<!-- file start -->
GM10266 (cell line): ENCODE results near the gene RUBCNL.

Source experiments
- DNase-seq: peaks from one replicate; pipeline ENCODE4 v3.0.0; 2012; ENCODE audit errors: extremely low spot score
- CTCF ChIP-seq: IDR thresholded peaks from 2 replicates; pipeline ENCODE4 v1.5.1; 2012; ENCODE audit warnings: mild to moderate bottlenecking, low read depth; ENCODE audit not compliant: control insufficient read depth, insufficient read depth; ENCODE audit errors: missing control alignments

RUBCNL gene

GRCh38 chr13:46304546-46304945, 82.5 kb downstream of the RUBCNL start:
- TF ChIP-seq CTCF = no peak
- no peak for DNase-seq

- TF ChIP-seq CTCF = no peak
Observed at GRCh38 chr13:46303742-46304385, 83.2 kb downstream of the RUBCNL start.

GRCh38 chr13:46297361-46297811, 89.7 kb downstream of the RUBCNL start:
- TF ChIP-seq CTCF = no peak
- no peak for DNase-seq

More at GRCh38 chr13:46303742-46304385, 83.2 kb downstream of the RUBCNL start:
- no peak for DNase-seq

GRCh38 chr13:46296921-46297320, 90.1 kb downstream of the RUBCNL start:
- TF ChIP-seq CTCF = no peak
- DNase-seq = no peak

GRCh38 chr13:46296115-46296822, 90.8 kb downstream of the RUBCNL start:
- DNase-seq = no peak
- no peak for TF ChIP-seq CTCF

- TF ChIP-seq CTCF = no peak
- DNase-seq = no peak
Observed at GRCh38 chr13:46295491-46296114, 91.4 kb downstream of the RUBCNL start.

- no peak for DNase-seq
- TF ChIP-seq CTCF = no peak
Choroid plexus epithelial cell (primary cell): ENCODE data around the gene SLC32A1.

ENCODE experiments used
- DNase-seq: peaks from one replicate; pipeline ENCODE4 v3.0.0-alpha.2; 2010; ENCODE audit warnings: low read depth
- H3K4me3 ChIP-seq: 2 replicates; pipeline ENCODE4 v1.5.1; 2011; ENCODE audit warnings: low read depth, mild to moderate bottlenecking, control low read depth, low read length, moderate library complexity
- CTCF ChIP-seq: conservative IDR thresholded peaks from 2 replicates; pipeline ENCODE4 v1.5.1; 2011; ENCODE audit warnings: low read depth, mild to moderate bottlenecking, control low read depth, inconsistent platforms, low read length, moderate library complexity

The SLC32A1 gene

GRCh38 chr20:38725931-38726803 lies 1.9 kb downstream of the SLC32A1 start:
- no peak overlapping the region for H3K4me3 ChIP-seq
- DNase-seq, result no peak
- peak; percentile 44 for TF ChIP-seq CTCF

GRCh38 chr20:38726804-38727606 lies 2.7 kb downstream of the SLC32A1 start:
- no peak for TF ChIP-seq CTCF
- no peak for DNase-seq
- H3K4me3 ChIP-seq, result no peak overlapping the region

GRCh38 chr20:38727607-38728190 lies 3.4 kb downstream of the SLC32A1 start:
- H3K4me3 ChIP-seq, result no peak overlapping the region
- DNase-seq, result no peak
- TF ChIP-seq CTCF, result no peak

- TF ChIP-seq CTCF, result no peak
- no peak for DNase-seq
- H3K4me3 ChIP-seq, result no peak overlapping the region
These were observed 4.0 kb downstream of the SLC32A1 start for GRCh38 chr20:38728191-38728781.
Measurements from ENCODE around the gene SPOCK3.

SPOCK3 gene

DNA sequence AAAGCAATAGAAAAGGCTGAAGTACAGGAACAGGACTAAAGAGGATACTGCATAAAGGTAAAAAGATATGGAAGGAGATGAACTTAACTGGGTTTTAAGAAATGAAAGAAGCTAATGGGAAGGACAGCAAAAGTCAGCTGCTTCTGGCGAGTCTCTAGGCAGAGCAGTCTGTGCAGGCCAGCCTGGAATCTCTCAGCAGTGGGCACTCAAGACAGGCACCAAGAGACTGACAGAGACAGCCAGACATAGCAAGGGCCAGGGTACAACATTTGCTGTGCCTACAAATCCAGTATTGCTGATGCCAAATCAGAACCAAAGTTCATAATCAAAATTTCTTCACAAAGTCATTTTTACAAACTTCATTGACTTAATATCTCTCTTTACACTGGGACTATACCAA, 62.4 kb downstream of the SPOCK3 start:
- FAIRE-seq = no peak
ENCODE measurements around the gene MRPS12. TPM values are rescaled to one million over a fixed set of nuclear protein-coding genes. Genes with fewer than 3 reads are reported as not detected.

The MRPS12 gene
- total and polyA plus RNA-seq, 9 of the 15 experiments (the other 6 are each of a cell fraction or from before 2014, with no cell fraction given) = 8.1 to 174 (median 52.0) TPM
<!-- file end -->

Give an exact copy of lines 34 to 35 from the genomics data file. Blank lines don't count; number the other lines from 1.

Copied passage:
- no peak overlapping the region for H3K4me3 ChIP-seq
- DNase-seq, result no peak